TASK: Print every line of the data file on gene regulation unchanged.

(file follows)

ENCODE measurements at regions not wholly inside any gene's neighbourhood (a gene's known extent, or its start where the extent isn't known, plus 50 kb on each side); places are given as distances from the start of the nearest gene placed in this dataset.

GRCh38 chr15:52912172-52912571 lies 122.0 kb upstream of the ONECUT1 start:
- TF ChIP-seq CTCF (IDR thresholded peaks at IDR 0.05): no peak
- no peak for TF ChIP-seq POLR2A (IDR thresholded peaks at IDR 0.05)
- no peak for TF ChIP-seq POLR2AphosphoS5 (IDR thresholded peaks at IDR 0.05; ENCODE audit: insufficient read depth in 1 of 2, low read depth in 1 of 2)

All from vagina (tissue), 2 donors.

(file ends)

ENCODE measurements at regions not wholly inside any gene's neighbourhood (a gene's known extent, or its start where the extent isn't known, plus 50 kb on each side); places are given as distances from the start of the nearest gene placed in this dataset.

GRCh38 chr15:52912172-52912571 lies 122.0 kb upstream of the ONECUT1 start:
- TF ChIP-seq CTCF (IDR thresholded peaks at IDR 0.05): no peak
- no peak for TF ChIP-seq POLR2A (IDR thresholded peaks at IDR 0.05)
- no peak for TF ChIP-seq POLR2AphosphoS5 (IDR thresholded peaks at IDR 0.05; ENCODE audit: insufficient read depth in 1 of 2, low read depth in 1 of 2)

All from vagina (tissue), 2 donors.